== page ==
The human fetish of breaking all the 206 bones in someone's body isn't coming true uptill the person is consciously trying and taking up their calcium uptake upto the mark or unless and until it is some trollywood movie where the hero just goes on and on and breaking the bones of all the villains which are out there.
Calcium is the most common macro mineral and is found abundantly in the human body. About 99% of the calcium in the body is found in bones and teeth, while the other 1% is found in the blood and soft tissue. Calcium levels in the blood and fluid surrounding the cells (extracellular fluid) must be maintained within a very narrow concentration range i.e. 9-11 mg/100ml for normal functioning.
Bone is a highly specialized type of connective tissue. Calcium is a major structural element in bones and teeth. Calcium is deposited during development and used later in life, hence bone acts as a reservoir (storage site) of calcium. Inadequate mineralization of bones in the growing years and adulthood increases the risk of fractures.
Enamel is the hardest tissue in the body, and is 97% mineral. The protein in enamel is keratin and minerals are- Calcium, phosphorus, magnesium and carbonate. Dentin, which forms the largest portion of the tooth, lies beneath the enamel and surrounds the pulp (60% mineral).
When nerve impulse arrives at the junction of a nerve and muscle (neuromuscular junction) the chemical compound (neurotransmitter) acetylcholine is released. Calcium promotes the release of acetylcholine - it bridges the gap between the nerve and muscle fibers therefore making it possible for the nerve impulse to pass the muscle. Calcium plays a role in mediating the constriction and relaxation of blood vessels, nerve impulse transmission, muscle contraction, and the secretion of hormones, such as insulin. It is also required for absorption of the vitamin B12.
It is one of the essential factors in the clotting of blood. Calcium ions participates in
Certain steps of blood clotting by activating some of the proteins
Involved Platelet accumulation
Calcium is the 5th most abundant element in the Earth's crust, present at a level of about 3 percent in the oceans and soil. The only metals more abundant in the crust are iron and aluminum. Calcium is also abundant on the Moon. It is present at about 70 parts per million by weight in the solar system. Natural calcium is a mixture of six isotopes, with the most abundant (97 percent) being calcium-40.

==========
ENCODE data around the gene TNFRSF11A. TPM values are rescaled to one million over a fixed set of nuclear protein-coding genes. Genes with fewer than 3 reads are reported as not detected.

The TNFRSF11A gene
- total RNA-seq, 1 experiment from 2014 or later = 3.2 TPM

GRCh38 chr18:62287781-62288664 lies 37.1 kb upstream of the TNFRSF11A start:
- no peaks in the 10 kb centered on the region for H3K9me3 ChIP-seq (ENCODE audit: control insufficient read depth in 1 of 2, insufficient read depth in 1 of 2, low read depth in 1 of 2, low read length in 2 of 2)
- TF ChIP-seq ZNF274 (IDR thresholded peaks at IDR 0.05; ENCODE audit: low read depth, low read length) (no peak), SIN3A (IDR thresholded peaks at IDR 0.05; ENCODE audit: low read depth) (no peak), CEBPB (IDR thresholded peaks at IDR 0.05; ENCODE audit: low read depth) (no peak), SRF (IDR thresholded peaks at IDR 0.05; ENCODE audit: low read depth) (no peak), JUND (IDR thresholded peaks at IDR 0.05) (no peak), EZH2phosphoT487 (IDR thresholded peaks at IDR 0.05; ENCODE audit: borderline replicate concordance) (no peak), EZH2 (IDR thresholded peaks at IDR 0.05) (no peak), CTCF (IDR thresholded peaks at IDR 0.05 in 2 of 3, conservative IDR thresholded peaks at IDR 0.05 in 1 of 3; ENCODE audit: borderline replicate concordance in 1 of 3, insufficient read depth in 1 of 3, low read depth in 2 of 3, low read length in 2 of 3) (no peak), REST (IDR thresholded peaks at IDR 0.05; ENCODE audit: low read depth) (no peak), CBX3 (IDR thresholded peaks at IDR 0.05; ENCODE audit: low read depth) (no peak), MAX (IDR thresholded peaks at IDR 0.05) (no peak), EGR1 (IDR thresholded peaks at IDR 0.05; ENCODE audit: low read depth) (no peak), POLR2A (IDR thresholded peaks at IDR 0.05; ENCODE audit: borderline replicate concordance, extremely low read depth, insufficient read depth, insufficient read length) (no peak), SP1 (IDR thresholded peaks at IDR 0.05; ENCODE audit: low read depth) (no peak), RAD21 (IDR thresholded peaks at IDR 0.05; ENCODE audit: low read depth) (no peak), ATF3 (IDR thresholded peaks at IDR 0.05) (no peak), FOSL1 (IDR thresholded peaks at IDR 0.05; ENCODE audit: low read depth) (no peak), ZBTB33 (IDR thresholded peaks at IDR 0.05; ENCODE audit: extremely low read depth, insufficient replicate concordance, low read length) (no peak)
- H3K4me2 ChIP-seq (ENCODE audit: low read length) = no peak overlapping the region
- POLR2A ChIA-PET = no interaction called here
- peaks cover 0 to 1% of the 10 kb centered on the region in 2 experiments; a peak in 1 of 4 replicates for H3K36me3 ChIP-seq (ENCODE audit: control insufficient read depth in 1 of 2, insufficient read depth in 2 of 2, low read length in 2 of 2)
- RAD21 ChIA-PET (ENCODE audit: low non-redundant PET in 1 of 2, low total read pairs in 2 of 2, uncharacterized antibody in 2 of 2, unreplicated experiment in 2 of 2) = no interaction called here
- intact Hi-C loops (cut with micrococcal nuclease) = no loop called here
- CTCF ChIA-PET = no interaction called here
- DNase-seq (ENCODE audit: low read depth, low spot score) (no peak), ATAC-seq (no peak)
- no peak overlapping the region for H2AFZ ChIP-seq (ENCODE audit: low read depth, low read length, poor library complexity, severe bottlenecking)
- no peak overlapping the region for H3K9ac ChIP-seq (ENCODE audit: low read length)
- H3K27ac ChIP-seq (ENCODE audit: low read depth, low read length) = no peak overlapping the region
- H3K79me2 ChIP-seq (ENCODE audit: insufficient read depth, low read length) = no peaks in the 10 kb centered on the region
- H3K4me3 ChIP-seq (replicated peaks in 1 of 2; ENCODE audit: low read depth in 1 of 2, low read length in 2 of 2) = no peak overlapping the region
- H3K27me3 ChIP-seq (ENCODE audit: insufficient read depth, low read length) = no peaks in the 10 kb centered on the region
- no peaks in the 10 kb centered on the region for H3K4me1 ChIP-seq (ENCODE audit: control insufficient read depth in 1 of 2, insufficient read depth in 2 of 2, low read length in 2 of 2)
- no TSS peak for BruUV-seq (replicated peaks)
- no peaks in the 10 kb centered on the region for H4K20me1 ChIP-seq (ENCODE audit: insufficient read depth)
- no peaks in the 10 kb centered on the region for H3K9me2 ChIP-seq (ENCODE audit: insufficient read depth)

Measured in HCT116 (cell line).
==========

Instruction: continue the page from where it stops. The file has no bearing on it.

Calcium is lost through urine, bile, sweat and stools. Estimated loss in adult men may be as much as 700 mg/d. ICMR has given recommendations in order to ensure that peak bone density is attained.
Adult men/women: 600mg/d
Post- menopausal women: 800mg/d Pregnant/lactating women: 1200mg/d
Milk and dairy products are dependable sources of calcium. Calcium in milk is readily available adding chocolate to milk may inhibit calcium absorption. For adults 2-3 cups of milk daily and for children 3-4 cups of milk will ensure adequate calcium intake. Milk is an outstanding source of calcium without satisfactory intake it is difficult to meet the requirements. Cheese and Dahi are also an excellent source of calcium.
A low blood calcium level usually would be for multiple reasons
Abnormal parathyroid (it is a hormone which regulates calcium concentration) function, and rarely due to low dietary calcium intake since the skeleton provides a large reserve of calcium for maintaining normal blood levels.
Other causes of abnormally low blood calcium levels include chronic kidney failure, vitamin D deficiency, low magnesium levels which mainly occurs in case of severe alcoholism.
Calcium deficiency can lead to a lot of deformities and disorders like
Brittle nails; like bones, nails also need calcium deposits for maintaining their integrity. Lack of adequate levels of calcium could make the nails extremely weak and susceptible to breaks.
Toothache; around 99% calcium present in the body is stored in the bones and teeth. If calcium levels drop, increased susceptibility to tooth ache and decay is observed. There is a greater risk of suffering from periodontal disease. In children calcium deficiency has been linked to delayed and defective teething.
This article is written and submitted to The E Today by Shrushti Mehta.
We thank her for her research and analysis and hope to see the awareness about health and nutrition being spread ahead to larger mass of our citizens.